Market Pulse: What worked … and what didn’t |

Market Pulse: What worked … and what didn’t

David Vomund

With stocks returning 30 percent in 2013, it was an easy year to be right. Nevertheless, I’m especially proud of our 2013 Market Pulse columns as we were on the right side on several market fronts and we never wavered.

In the first column of 2013 we looked ahead and wrote, “The S&P 500 is trading for 13 times next year’s earnings and 12 times 2014’s. Overvalued? Far from it. Treasury bonds are overvalued. The 10-year Treasury, with a yield of 1.75 percent, is trading for 57 times earnings and unlike stocks there is no potential for more income. I’ll take stocks.”

We were right on both fronts. Stocks went up and Treasurys fell. First, let’s look at stocks.

Retail investors are only now beginning to move money into equities. Readers of this column, however, continually saw our bullish outlook.

While the strength in stocks baffled many analysts, we outlined the primary reason for rising prices in our February 20, 2013, article titled, “Why are stocks so strong? TINA.” TINA — There Is No Alternative — was more powerful than the financial crisis in Europe and the Fed’s tapering warning.

No article created more buzz than my March 6, 2012, article “U.S. Treasurys — a high risk investment.” I followed up on my bearish view for Treasurys on June 13, 2013. The 10-year Treasury yield began the year at 1.76 percent and ended the year at 3.03 percent. That’s why Treasury funds posted losses in 2013.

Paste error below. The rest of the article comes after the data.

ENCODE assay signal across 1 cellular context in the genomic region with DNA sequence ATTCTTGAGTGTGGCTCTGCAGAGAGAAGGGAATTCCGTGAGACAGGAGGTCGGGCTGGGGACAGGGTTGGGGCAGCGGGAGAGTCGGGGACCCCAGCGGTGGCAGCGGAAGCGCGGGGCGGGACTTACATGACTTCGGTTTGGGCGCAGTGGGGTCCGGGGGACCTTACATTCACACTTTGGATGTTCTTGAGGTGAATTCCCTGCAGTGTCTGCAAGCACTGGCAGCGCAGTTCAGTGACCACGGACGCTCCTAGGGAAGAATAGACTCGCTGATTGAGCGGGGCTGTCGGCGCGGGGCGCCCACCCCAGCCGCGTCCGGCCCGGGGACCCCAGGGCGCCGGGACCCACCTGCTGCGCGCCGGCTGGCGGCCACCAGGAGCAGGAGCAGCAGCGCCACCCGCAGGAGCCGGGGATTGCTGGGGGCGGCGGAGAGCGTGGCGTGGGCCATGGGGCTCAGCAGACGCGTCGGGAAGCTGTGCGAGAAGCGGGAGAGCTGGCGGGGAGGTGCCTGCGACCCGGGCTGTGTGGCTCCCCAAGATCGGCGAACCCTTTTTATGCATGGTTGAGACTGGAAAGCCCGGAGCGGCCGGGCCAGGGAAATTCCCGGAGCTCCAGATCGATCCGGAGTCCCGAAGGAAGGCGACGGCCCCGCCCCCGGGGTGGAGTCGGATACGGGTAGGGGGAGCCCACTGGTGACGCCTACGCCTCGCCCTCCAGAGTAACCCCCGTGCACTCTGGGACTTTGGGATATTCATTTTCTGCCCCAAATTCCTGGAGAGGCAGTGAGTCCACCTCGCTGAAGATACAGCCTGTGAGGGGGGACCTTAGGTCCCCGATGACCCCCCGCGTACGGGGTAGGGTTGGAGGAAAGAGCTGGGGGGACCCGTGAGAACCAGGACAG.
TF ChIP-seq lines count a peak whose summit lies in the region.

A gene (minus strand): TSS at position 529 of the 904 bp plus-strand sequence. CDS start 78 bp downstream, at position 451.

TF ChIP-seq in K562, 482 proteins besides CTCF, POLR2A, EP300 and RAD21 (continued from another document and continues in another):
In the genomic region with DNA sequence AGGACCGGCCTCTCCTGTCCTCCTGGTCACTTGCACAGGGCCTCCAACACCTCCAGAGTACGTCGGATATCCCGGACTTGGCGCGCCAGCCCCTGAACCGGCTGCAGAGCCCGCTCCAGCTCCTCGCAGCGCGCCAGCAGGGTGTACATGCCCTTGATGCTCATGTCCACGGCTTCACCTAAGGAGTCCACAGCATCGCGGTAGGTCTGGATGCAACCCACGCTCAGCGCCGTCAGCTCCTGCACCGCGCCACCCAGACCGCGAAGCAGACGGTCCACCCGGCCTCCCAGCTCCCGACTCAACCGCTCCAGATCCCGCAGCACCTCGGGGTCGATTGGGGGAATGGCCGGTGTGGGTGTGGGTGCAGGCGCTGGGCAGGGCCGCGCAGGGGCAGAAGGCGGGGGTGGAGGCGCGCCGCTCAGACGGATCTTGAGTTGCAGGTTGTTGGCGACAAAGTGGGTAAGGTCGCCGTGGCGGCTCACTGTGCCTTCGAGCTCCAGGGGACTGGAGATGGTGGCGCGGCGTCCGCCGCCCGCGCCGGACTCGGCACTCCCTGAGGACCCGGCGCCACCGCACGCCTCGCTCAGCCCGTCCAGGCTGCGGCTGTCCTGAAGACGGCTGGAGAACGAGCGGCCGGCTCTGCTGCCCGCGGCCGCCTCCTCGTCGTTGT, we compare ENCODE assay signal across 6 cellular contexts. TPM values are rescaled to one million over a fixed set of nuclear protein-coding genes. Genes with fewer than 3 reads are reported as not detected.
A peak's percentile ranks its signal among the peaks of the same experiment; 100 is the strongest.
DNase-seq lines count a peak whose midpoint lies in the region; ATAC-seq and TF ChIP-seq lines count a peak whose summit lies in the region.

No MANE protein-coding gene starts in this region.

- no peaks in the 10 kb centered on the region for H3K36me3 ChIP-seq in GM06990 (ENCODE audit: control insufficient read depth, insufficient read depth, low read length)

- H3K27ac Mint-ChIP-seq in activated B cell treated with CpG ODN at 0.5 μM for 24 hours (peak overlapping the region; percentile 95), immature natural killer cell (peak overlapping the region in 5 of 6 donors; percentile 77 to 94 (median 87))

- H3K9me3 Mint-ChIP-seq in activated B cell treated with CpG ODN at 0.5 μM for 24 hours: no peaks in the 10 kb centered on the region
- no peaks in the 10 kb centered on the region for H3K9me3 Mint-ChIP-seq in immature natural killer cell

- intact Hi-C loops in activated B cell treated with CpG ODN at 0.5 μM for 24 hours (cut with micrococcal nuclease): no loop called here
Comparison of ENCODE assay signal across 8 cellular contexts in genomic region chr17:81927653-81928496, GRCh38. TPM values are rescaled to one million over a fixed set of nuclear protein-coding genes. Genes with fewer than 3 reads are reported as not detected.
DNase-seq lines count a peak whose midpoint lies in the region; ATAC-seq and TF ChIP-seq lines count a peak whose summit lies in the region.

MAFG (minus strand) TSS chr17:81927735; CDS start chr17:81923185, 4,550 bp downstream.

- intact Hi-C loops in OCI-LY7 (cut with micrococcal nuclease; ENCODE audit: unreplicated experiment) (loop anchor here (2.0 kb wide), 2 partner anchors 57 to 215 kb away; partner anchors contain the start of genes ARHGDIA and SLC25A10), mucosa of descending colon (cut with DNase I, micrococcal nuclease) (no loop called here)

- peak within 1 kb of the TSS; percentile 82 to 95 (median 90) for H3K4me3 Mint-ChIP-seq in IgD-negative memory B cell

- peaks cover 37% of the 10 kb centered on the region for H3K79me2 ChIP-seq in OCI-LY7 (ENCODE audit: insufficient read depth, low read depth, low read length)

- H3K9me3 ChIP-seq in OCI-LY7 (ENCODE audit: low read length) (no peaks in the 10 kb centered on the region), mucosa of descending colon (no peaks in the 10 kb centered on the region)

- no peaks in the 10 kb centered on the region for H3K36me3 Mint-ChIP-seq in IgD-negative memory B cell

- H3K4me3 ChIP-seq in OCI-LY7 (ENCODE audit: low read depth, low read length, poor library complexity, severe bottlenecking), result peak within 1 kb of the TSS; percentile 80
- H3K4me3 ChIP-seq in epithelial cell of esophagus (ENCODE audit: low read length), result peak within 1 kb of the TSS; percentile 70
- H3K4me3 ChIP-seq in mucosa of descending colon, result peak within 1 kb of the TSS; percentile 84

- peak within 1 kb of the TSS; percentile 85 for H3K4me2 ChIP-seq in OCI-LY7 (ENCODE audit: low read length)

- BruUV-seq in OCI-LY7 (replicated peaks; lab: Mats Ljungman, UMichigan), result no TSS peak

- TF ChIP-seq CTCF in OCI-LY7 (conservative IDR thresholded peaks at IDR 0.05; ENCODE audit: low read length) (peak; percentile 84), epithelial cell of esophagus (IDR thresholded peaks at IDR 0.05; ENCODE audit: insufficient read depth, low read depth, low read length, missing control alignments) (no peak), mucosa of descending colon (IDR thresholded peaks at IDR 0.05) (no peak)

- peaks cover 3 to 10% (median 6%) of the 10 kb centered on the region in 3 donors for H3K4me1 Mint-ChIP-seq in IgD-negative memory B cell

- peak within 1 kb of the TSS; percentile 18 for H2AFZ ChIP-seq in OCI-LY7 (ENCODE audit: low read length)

Where did we go wrong? Anticipating higher rates we recommended some adjustable rate fixed-income securities. Some worked and others didn’t.

The HSBC Adjustable Rate Series D worked as expected as its price remained stable all year and investors collected its dividend. The Goldman Sachs Series D and Eaton Vance Floating Rate (EFR) fell, however.

The interest rate on these securities is tied to LIBOR, which failed to rise. These holdings are now trading as if they are fixed-rate securities. I failed to take into account that Libor would not rise when Treasury rates rise.

After a banner 2013 it’s safe to predict that 2014 won’t be as easy. As we move forward I’ll continue to evaluate the market and individual securities and I’ll do my best to relay this information in the Market Pulse column. Enjoy.

David Vomund is an Incline Village-based fee-only money manager. Information is found at or by calling 775-832-8555. Clients hold the positions mentioned in this article. Past performance does not guarantee future results. Consult your financial adviser before purchasing any security.

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